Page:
A Trading Nation: analytical methodology note

An analytical methodology note produced to accompany the publication of A Trading Nation - a plan for growing Scotland's exports

5. Analysis of Scottish exporter characteristics

Scotland’s business profile

89. The export plan uses a number of official data sources to help understand Scotland’s business profile. This section explains the sources for the statistics used in the main export plan document, which this methodology note accompanies.

Number of businesses

90. This is sourced from the Businesses in Scotland[19] publication which provides information on the number of enterprises (businesses) operating in Scotland.

91. The data is based on business counts from the IDBR, which provides the number of enterprises registered for VAT and/or PAYE in Scotland. However there is a substantial number of very small enterprises which have no employees and are therefore not included on the IDBR. A modelling procedure that combines data from the IDBR with estimates derived from the Labour Force Survey, Family Resources Survey and Self-Assessment data is used to estimate the number of unregistered enterprises. As a result, this provides the most comprehensive estimate of business counts for Scotland.

92. Data from the 2018 publication was used in the plan to provide a baseline for the number of companies in Scotland. Using the breakdown by employee size band also provides an estimate on the number of companies with zero employees and the number of micro-business (1 to 9 employees).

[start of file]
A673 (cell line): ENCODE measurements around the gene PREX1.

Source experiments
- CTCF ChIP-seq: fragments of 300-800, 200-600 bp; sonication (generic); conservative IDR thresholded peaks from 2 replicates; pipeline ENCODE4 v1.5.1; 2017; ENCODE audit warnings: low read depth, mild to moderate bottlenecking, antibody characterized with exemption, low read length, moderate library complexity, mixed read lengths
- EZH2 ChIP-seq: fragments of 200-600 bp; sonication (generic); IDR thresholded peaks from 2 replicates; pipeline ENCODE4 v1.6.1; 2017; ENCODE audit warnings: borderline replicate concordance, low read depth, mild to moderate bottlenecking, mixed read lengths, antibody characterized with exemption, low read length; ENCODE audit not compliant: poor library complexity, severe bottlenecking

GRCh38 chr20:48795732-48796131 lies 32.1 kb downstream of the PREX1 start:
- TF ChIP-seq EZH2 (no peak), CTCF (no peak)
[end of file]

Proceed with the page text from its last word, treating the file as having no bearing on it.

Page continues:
Number of exporters

93. This is sourced from the ONS Importers and Exporters by Regional Breakdown data[20] which provides an estimate for the number of companies exporting goods and services by region of the UK, including Scotland.

94. This data is based on the Annual Business Survey (ABS) which is a sample survey of 62,000 businesses in Great Britain and includes all large businesses (those with 250 or more employees). However this survey excludes parts of the agriculture sector and also the financial services sector.

95. This ONS data relating to the number of exporters and importers by region is currently classed as experimental statistics which are defined as official statistics in the testing phase that are not fully developed. Despite this, it is the only official source for the number of exporters in Scotland that includes trade in both goods and services[21].

96. The latest available figure is for 2017 and this was used in the plan to provide an estimate for the number of those companies in Scotland (from the Businesses in Scotland figure mentioned above) that are exporting. The published number is 10,700 businesses. Given the ABS excludes some sectors (as mentioned above), the actual number of exporting companies in Scotland is likely to be higher than this. As a result, the number was rounded up to 11,000, although this is still likely to be an underestimate.

Number of non-exporters

97. There is no official source on the number of non-exporting businesses in Scotland. As a result, the two sources explained above were used to estimate this. We start with the total number of businesses in Scotland, 346,000 and exclude the 238,000 zero-employee businesses (although in reality some of these businesses will be exporters). This gives an estimated 108,000 businesses that could be exporting. However, if we assume that 11,000 of these businesses are known exporters, it follows that the rest are non-exporters. This means there are an estimated 97,000 businesses in Scotland that do not export.